The name of a man is a numbing blowfrom which he never recovers.— Marshall McLuhan
Applies to women too, Marshall — as Julie Campbell in Worcestershire, England, could tell you. Or the folks in the Institute for Science and International Security. Or Ms. Martinez in Miami. They all know about the numbing blow a name can cause because they all share the same name. A name that, in the last few months has morphed from meaning ‘sacred and beautiful’ to connotations of horror and revulsion.
The name? Just two simple letters repeated: ISIS.
Julie Campbell runs a women’s clothing store in Worcestershire, England. For seven years it’s sported a sign that reads ‘Isis’ in elegant italic over the front door. Last month she got a letter warning her that her shop would be bombed if she didn’t change the name.
Then there’s Ms. Martinez of Miami, Florida. Her first name is Isis. “People react almost every time they hear it” she says.
And not well. Her latest encounter: a hospital receptionist asked her how to pronounce her name.
“Her face showed such incredible sadness when I told her,” Ms. Martinez recalled. “She said that she felt for me and was there a middle name that she could call me instead.”
Ms. Martinez is having a hard time. “I love my name” she says. “It’s a beautiful name.”
Indeed it is — or was. It is the name of a goddess revered by the ancient Egyptians as a symbol of womanhood, fertility and magic.
She was so popular the Ancient Greeks and Romans adopted her in their mythological pantheons. Wiccans still worship her. Freemasons acknowledge her. Mozart even gives Isis a favourable nod in his opera, The Magic Flute.
Isis represents truth, beauty and serenity for thousands of years. And then along comes an excrescence of cowardly monsters armed with butchers’ knives who smear and defile the name forever.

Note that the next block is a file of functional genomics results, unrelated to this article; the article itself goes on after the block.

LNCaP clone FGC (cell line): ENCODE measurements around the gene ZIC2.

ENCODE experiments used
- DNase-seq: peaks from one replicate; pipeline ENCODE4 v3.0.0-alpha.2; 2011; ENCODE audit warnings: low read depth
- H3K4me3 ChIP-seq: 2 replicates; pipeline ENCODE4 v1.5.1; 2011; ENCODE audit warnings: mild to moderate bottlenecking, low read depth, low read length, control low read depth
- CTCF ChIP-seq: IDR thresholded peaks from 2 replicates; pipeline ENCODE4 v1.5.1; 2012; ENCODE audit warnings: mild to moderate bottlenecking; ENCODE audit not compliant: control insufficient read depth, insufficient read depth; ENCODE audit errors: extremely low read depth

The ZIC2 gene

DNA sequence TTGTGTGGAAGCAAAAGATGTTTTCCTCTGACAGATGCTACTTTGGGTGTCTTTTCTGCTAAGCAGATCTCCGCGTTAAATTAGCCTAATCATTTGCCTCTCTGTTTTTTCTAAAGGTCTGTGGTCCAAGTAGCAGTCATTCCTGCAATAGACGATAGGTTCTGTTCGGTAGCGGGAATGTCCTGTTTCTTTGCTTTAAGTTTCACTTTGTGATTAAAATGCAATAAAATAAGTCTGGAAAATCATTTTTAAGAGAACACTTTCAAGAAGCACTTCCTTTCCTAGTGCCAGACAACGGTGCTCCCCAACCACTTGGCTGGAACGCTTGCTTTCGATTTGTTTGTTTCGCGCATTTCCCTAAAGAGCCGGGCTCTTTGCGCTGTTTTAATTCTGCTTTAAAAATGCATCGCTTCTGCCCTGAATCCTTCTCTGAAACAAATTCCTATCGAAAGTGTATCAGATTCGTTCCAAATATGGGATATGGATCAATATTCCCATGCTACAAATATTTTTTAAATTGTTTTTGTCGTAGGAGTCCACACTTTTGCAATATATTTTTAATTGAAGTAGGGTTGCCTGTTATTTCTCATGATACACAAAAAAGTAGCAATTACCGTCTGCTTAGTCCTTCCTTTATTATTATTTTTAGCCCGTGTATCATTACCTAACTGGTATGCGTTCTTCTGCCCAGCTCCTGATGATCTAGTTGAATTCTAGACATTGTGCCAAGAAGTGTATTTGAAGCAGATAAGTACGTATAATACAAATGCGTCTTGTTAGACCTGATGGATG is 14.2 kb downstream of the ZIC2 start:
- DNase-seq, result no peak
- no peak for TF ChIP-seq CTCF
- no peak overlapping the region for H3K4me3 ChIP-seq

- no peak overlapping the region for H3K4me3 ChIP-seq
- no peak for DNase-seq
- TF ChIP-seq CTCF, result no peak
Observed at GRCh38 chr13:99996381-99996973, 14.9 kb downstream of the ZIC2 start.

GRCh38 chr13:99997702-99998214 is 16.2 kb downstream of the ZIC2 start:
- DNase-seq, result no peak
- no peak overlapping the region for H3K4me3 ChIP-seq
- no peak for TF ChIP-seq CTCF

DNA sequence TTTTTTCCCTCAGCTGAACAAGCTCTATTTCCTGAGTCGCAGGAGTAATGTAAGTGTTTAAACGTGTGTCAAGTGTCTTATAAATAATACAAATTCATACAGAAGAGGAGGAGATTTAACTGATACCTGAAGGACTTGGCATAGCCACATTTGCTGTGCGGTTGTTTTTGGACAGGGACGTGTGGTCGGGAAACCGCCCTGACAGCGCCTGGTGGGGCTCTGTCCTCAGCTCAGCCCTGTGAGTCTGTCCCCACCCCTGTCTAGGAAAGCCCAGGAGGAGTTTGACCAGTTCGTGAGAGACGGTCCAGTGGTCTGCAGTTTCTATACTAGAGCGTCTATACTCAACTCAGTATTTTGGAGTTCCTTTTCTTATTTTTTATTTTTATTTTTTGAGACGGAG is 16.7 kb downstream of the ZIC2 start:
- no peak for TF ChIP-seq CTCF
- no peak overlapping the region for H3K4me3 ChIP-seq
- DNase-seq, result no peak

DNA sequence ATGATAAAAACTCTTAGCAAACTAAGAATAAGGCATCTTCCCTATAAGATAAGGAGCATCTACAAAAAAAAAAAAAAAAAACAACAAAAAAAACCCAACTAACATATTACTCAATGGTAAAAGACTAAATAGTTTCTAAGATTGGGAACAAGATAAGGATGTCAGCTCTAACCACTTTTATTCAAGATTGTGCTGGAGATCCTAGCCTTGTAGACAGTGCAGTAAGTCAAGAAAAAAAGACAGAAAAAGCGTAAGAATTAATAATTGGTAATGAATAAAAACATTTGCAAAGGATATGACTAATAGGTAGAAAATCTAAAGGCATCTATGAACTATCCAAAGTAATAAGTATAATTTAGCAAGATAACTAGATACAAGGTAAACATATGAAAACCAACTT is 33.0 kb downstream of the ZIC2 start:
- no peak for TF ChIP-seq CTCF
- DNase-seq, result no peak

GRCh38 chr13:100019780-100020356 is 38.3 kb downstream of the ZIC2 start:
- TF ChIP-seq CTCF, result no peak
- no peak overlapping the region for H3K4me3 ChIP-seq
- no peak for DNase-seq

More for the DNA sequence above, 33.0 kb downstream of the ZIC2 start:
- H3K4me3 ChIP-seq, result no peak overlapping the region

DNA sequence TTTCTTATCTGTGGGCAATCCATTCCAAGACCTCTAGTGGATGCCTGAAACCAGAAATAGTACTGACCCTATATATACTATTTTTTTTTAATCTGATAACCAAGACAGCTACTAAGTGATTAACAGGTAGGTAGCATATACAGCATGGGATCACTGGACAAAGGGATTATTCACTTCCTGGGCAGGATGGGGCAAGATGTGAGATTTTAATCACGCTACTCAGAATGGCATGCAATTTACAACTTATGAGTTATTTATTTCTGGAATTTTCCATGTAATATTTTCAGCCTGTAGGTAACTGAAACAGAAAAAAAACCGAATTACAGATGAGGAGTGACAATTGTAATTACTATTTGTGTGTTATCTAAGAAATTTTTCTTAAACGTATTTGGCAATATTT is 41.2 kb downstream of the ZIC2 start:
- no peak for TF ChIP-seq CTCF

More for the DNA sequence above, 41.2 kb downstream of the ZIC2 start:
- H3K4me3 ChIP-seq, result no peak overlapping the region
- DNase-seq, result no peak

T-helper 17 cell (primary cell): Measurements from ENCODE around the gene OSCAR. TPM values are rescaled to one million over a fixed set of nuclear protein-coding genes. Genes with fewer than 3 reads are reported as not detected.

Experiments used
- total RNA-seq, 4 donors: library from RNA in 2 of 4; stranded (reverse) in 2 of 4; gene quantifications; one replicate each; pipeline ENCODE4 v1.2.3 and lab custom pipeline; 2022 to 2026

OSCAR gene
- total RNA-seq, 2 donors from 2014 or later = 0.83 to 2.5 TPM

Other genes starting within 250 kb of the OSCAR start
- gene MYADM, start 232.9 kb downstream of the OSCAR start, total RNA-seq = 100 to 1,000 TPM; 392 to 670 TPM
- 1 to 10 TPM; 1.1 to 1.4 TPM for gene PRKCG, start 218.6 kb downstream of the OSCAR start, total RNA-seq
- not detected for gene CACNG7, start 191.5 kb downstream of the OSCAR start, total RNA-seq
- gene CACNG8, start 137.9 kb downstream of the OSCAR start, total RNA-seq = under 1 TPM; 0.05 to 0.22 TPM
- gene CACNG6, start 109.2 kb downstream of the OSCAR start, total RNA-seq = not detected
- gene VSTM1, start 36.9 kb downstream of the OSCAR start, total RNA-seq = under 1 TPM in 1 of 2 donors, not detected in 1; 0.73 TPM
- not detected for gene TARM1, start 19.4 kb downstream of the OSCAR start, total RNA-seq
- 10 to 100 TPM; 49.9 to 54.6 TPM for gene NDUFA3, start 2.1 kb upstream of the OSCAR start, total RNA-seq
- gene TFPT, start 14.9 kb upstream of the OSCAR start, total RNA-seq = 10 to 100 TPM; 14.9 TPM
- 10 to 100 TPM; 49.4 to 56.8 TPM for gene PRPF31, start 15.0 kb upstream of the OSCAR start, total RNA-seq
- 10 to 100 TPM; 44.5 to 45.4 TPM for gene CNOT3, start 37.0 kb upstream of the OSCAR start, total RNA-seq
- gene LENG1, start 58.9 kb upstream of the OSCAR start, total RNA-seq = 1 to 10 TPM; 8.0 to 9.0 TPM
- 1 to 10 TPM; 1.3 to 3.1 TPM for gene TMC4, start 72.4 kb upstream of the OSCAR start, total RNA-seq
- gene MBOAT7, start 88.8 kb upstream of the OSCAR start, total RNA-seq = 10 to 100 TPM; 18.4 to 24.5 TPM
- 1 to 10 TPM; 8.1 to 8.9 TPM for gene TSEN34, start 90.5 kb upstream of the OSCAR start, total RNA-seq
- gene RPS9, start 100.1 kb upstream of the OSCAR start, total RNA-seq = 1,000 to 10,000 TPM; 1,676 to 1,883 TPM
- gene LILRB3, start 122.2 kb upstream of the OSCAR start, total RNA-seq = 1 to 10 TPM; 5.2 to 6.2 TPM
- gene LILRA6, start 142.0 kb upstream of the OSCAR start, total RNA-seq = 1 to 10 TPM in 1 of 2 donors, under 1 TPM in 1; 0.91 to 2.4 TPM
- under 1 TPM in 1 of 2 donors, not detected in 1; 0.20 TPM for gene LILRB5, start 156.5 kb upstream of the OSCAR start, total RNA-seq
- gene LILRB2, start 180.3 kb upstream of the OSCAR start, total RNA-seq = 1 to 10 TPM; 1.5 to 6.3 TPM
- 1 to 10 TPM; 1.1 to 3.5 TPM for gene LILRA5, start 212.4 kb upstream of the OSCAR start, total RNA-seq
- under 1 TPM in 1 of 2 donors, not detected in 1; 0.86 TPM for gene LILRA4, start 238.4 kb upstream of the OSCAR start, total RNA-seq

Or perhaps not. The criminal fanatics who are so much in the news never refer to themselves as ISIS. That’s a name some American journalist came up with, standing for Islamic State of Iraq and Syria.
The name is confusing and inaccurate (their ambitions are much grander than a mere two countries — as citizens of Ottawa and St. Jean-sur-Richelieu, Quebec can attest).
Some have suggested that IS for ‘Islamic State’ would be a better fit — but that’s misleading too. They represent no state, though their toxic ripples emanate across the world, affecting not just victims in the Middle East but also an English shopkeeper, a Latina in Miami — even the receptionist in an office in Halifax, N.S., who now answers each call with the full name of the establishment, Immigrant Settlement and Integration Services, instead of “ISIS, may I help you?”
All thanks to a gaggle of marauding jackals who lack the expertise to manage a flea market. All they have is weapons, pan-hatred and an as-yet-unrealized death wish.
We wish them Godspeed with the latter.
— Arthur Black lives on Saltspring Island. His column appears every Tuesday in The NEWS. E-mail: email@example.com.